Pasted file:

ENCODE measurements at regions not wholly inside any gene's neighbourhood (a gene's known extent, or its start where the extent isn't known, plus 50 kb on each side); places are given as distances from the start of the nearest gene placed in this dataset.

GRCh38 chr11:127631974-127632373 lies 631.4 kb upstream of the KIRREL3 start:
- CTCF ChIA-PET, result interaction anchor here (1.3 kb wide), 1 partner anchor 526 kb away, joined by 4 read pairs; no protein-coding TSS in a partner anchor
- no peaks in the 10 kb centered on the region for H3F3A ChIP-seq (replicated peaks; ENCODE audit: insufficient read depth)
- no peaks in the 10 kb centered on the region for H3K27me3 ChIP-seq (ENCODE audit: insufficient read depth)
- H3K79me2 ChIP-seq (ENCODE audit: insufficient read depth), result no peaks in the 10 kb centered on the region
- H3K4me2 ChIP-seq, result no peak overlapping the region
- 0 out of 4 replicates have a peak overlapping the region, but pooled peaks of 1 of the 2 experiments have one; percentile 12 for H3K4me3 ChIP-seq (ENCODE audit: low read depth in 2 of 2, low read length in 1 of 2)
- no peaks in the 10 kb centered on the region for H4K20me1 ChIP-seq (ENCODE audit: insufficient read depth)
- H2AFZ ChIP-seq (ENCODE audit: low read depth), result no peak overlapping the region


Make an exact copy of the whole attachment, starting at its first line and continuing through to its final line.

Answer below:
ENCODE measurements at regions not wholly inside any gene's neighbourhood (a gene's known extent, or its start where the extent isn't known, plus 50 kb on each side); places are given as distances from the start of the nearest gene placed in this dataset.

GRCh38 chr11:127631974-127632373 lies 631.4 kb upstream of the KIRREL3 start:
- CTCF ChIA-PET, result interaction anchor here (1.3 kb wide), 1 partner anchor 526 kb away, joined by 4 read pairs; no protein-coding TSS in a partner anchor
- no peaks in the 10 kb centered on the region for H3F3A ChIP-seq (replicated peaks; ENCODE audit: insufficient read depth)
- no peaks in the 10 kb centered on the region for H3K27me3 ChIP-seq (ENCODE audit: insufficient read depth)
- H3K79me2 ChIP-seq (ENCODE audit: insufficient read depth), result no peaks in the 10 kb centered on the region
- H3K4me2 ChIP-seq, result no peak overlapping the region
- 0 out of 4 replicates have a peak overlapping the region, but pooled peaks of 1 of the 2 experiments have one; percentile 12 for H3K4me3 ChIP-seq (ENCODE audit: low read depth in 2 of 2, low read length in 1 of 2)
- no peaks in the 10 kb centered on the region for H4K20me1 ChIP-seq (ENCODE audit: insufficient read depth)
- H2AFZ ChIP-seq (ENCODE audit: low read depth), result no peak overlapping the region